10A.4 Gridded Tropical Atlantic Ocean Vector Wind Fields From Polar-Orbiting Scatterometers

Wednesday, 25 January 2017: 2:15 PM
605 (Washington State Convention Center )
Ralph C. Foster, APL, University of Washington, Seattle, WA; and G. Levy

There are limited ocean surface vector wind observations in the Tropical Atlantic. These are mainly the sixteen PIRATA buoys along with some
observations from volunteer ship observations, which are largely constrained to a few narrow shipping tracks that themselves have seasonal
variability. Because satellite scatterometers provide very high quality ocean vector winds, we seek a method by which a useful climate data
record can be constructed from them without resorting to the use of "background" fields from numerical analyses. This can then be used in data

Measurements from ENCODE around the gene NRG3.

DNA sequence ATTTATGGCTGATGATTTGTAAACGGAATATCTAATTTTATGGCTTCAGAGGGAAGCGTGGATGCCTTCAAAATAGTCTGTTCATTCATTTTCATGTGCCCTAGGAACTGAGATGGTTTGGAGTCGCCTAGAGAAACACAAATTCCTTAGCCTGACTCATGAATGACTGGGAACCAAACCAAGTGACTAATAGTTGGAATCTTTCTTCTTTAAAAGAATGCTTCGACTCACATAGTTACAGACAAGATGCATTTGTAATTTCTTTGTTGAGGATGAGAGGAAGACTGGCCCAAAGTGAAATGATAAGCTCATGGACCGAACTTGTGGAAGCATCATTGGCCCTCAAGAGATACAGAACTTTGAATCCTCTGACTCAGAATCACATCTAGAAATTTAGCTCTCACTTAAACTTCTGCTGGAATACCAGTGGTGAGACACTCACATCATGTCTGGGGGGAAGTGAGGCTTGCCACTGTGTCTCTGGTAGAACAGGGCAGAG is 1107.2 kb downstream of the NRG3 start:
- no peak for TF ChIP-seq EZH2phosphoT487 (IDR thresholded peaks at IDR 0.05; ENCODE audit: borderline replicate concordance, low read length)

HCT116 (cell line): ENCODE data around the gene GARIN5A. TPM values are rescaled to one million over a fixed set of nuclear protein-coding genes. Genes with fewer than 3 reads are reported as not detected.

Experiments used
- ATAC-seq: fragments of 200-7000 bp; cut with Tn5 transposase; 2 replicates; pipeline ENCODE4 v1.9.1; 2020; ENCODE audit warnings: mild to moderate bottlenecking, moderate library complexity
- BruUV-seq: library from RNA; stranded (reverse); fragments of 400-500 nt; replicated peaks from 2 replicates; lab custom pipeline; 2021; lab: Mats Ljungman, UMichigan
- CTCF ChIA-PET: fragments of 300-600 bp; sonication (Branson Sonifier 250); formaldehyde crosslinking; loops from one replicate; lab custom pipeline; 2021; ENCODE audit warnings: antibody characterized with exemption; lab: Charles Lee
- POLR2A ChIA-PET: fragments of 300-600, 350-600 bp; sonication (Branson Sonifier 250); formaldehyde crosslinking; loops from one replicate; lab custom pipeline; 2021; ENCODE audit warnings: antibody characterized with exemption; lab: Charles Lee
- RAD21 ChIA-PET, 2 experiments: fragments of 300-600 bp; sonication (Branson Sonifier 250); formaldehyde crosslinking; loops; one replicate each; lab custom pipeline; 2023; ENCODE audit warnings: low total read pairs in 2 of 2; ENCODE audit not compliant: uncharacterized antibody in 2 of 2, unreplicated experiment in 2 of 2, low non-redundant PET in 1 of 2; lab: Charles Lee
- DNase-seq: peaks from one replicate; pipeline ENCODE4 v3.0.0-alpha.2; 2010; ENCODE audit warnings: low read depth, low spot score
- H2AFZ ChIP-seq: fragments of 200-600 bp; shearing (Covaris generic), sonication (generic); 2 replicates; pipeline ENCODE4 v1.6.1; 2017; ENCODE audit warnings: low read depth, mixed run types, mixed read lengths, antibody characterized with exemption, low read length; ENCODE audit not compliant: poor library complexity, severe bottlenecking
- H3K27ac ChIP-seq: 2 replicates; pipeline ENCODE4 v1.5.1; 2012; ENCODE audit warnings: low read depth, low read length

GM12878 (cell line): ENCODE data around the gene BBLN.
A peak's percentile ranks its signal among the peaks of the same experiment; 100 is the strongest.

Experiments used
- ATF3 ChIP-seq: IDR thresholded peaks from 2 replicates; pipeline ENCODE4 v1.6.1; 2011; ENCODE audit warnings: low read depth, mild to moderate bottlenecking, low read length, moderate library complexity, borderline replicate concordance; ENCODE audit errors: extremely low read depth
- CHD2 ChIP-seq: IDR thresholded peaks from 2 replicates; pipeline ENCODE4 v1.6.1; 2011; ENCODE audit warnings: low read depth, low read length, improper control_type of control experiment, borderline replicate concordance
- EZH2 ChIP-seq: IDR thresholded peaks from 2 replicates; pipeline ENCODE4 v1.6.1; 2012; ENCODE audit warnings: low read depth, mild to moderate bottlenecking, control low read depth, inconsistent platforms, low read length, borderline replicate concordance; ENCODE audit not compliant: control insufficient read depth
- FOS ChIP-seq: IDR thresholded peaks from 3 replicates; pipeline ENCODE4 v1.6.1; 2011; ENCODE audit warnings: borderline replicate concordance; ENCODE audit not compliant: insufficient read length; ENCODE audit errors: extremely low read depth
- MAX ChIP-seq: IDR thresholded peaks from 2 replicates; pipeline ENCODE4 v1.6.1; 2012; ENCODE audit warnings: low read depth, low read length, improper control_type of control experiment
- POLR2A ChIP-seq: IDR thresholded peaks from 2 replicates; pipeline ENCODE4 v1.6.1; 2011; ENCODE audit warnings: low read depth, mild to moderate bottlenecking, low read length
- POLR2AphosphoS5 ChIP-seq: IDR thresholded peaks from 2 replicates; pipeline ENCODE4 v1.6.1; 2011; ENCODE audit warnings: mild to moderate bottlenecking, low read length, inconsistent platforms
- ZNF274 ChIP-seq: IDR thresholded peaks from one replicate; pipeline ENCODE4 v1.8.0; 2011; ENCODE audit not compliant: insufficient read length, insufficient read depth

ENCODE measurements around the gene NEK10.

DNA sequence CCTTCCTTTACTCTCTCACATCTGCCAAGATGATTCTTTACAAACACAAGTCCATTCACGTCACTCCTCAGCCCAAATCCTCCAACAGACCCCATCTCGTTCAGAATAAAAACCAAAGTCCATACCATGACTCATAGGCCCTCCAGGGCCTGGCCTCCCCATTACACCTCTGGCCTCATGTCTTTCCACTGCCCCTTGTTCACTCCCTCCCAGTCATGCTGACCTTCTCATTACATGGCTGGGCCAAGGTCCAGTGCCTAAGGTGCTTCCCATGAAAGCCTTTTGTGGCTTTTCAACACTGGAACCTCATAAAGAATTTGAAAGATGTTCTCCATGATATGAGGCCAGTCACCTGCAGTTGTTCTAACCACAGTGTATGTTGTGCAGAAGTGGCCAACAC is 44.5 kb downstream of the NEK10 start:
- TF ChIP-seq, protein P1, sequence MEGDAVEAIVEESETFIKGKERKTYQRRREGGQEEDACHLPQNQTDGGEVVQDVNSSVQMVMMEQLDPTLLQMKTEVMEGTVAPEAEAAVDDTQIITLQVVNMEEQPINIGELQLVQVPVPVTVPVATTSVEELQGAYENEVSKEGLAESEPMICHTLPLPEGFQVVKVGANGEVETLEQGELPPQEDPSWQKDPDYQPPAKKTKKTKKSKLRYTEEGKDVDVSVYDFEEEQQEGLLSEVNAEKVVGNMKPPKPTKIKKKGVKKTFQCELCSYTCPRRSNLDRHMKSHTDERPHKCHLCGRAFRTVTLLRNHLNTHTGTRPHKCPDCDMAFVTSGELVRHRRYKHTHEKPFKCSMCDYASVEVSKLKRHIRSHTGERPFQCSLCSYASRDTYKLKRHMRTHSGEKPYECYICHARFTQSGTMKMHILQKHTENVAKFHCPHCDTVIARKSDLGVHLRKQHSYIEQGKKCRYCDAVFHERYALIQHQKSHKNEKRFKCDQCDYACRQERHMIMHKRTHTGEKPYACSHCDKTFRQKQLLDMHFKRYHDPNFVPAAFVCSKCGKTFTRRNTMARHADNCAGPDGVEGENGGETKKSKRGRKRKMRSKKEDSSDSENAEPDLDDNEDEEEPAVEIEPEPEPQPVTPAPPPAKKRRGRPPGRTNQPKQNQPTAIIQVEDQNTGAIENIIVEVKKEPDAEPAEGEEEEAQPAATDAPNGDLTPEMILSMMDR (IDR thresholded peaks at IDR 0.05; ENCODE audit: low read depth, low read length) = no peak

assimilation and as an independent metric for validating model diagnostics. It requires consideration of the satellite sampling pattern on the resulting averaged data. Even though approximately 95% of the ocean surface is sampled daily by QuikSCAT, the Equatorial region is less well-sampled than regions nearer to the poles. Satellite ocean vector wind data are provided by polar-orbiting scatterometers and along inclined swaths of wind vector cells with nominal spacings of 12.5 or 25 km. For the case of the NASA QuikSCAT scatterometer, the swath width is ~1800 km and each orbit is about 100 minutes long. In those 100 minutes, at the equator the earth will have rotated approximately 2800 km. This means that there are approximately 1000 km wide gaps between successive ascending overpasses. We construct the gridded data as a weighted average of those points that fall within a pair of time and space windows surrounding the time and location of interest. Input data that are closer in time and space are weighted higher than less recent or more distant data. We choose the time and space windows by matching estimates of the sub-grid wind variability measured spatially and temporally using collocated swath and ocean surface PIRATA buoy data adjusted to neutral stratification and 10 m anemometer height. For example, we find that the sub-grid wind variability for a time window of 72 hours matches that of a spatial window of approximately 1000 km. The resulting gridded wind fields are evaluated against ICOADS and ECMWF surface wind fields using a variety of methods including triple collocation analysis.
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